Making Contact with Culture: A Psychotherapist’s View

Kubik’s (2014) paper, Culture Contact: cognitive and psychodynamic aspects deals with interesting facets of the discourse of the concept of culture, that one would tend to overlook. It starts off simply, describing a scenario of two individuals holding passports from different continents. How do these persons view each other’s culture? How do they communicate their differences in culture? How much of the culture that represents each person’s heritage do each individual actually possess? How much do these individuals have in common?

Culture is learned.

In gestalt therapy terms, the learning is actually introjected (Clarkson, 2014, S. 58). Introjection is often also described as the act of swallowing information and influences without chewing it first. The difference between learning and introjection, is that learning is cognitive and introjection goes deeper— introjected material becomes the self. The resultant terminology is aptly called the cultural identity. Once it becomes integrated into the self, the self does not notice it any longer as material that is merely learnt. This could be a way of explaining why we tend to be blind to our cultural learnings.

The process of introjecting learned material in the cultural context can be described as enculturation.  Enculturation is a life-long process of introjections. This process serves the purpose of enabling the individual to integrate and function in the social sphere.

Society provides as much security as it traps the individual. This is how we also understand the concept of introjection – what we learn in this way is difficult to escape from if it doesn’t serve us positively. Hence throughout phases of life, we find ourselves having to deal with our cultural biases and adapting to other people’s culture.

The self as many voices.

I like to think of a learning of cultural elements as a way of obtain a new “voice” in our heads. Each introject is like introducing a new character or “face” (Satir, 1978/2009) in an intra-psychic theatre. As a child develops into adult these form the polyphonic voices similar to the ones we encounter in Dostojevskij’s novels (Bakhtin, 1984).  As the article mentions, these become our unique cultural profiles, which change dynamically with the influences we encounter in our lives.

Cognitive and Psychodynamic Levels of Learning

Learning involves being in contact with material. I guess that this is what the article alludes to with the term, cognitive level. We perceive and learn the material, but for the material to be internalized, it trickles thorough the psychodynamic aspects of our consciousness, the psychodynamic level.  What I am imagining is, that the perception of the learned material can be shared by separate individuals at the cognitive level, but each person makes meaning and introjects this material differently at the psychodynamic level.

An example is the symbolism of crows in Japanese culture as mentioned in the article, citing Akira Kurosawa’s (1990) film. Most persons at the cognitive level see the same crows— which are black birds— but the meaning different cultures make of crows are different. The Japanese culture, for example, sees the crows to be more injurious than perhaps other cultures. There are also explanations for it: the crows in Japan are bigger and more likely to attack people and property. Incidentally, in western media, the Raven, also a black bird is often depicted as a messenger of menace in literature—like in Edgar Allen Poe’s The Raven— and Hollywood films.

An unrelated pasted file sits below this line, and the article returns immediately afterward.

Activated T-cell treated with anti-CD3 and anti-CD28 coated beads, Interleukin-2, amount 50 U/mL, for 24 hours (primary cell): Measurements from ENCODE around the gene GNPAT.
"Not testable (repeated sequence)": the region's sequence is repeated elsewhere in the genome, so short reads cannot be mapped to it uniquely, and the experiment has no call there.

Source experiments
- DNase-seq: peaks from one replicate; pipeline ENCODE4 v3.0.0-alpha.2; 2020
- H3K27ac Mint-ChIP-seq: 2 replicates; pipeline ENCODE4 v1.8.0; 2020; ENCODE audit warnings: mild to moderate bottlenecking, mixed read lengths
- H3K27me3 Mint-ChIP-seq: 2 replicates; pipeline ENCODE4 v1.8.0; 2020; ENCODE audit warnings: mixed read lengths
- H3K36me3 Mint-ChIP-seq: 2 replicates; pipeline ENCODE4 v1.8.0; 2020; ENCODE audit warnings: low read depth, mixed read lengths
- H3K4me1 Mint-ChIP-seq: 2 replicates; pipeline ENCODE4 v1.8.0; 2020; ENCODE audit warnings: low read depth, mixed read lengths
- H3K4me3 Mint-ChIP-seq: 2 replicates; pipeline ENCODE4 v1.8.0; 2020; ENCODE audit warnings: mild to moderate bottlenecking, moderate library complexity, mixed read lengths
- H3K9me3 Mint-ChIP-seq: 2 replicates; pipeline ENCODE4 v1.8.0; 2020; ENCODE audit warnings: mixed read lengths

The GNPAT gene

How Cultural Objects are Dealt with in Gestalt Therapy

Throughout my gestalt therapy training, we are constantly trained to be aware of the fact that we, as individuals, put different attributes onto tangible and intangible objects. These are also sometimes termed as cultural objects (Owen, 2015).  As gestalt therapist, we need to ask the client what the objects mean to them individually, so as to avoid assuming that we share the same meaning of the said object with our clients.

The content of the article is very relevant to our work as therapists. If we are able to be aware of our cultural biases, we will be better able to make contact with the client in therapy, thereby being more effective in understanding the client and his/her psychological issues.

Bibliography

Bakhtin, M. (1984). Problems of Dostojevskij’s poetics: Theory and history of literature. (Bd. 8). Manchester, UK: Manchester University Press.

Clarkson, P. (2014). Gestalt Counselling in Action (4th Kindle Ausg.). London: SAGE Publications.

Kubik, G. (2014). Culture Contact: Cognitive and psychodynamic aspects. Lecture at the University of Rome Tor Vergata Feb 25 2014.

Kurosawa, A. (Produzent). (1990). Dreams. [Kinofilm].

Owen, I. R. (2015). Phenomenology in Action in Psychotherapy.

Satir, V. (1978/2009). Your many faces: The first step to being loved. (Kindle Ausg.). Celestial Arts.

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